Posted 10/13/15 (Tue)
By Cecile Krimm
Residents along the BDW (Burke-Divide-Williams) pipeline are being warned that a lack of easement agreements could delay delivery of rural water service. The Western Area Water Supply Authority (WAWSA) issued a statement last week explaining the issue.
Although service to 170 prospective rural customers on the BDW pipeline has been given a high priority for completion, difficulty in locking up the necessary easement agreements could prevent the build out from moving forward.
“When we have a large number of easements that have not been acquired, as we currently do in the rural BDW service area, it really holds up construction and those delays cost money,” said Jaret Wirtz, executive director of WAWSA.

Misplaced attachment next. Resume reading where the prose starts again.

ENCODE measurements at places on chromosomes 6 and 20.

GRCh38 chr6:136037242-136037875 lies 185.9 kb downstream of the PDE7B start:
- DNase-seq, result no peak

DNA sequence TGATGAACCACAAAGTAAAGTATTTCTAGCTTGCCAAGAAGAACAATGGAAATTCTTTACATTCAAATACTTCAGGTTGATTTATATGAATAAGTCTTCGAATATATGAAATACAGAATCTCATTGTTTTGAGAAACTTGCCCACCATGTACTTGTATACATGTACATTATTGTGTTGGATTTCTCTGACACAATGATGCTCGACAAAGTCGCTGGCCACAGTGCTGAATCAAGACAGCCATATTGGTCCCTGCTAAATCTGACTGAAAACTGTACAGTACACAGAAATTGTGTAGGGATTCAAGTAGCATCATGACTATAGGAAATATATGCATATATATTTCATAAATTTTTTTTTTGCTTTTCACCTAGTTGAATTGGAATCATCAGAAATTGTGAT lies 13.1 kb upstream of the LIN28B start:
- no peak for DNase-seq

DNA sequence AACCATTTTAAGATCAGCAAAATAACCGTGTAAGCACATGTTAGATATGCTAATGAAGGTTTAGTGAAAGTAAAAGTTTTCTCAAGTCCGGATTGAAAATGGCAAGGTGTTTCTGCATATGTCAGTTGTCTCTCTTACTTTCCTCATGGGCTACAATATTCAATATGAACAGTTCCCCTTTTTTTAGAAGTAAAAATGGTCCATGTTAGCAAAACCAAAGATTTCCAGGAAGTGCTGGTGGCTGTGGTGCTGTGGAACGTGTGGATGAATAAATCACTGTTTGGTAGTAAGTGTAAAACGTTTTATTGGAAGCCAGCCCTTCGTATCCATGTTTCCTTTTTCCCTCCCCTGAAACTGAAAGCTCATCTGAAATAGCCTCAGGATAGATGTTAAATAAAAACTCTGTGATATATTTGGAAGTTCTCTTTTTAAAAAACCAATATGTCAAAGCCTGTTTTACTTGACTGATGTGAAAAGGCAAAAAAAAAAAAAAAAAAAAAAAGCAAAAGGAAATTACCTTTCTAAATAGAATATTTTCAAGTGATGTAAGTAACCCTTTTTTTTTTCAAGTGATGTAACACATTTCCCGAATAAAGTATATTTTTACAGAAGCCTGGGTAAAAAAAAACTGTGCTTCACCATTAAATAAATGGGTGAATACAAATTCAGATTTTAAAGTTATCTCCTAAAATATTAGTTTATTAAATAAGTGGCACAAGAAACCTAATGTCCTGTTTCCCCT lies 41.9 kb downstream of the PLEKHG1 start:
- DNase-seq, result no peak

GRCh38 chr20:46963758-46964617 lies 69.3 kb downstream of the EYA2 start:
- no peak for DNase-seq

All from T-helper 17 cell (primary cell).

“We wanted to get as many people off that water to eliminate the negative health effects associated with arsenic as soon as we could,” said Wirtz, but service to some could be delayed indefinitely due to a lack of easements.
Recently, the WAWSA board decided it will not seek bids for any projects with less than 90 percent easement acquisition completed. The policy is intended to ensure contractors can get to work as soon as possible after a bid is accepted.
“I know land owners are experiencing some easement fatigue right now. They may feel like they’re constantly being asked for access to their land,” said Wirtz, but in this case there are some big benefits.
“WAWSA’s pipelines will deliver high-quality treated water to your property and the properties of your family, friends, and neighbors. The risks associated with other pipelines do not apply to drinking water,” he said.
Wirtz went on to assure landowners that reclamation services have improved greatly in recent years to minimize any damage.
As of early October, about 83 percent of the needed easements for the BDW project had been acquired. Landowners who have questions can contact Nathan Kleyer, WAWSA Easement Coordinator, at 701-774-6605.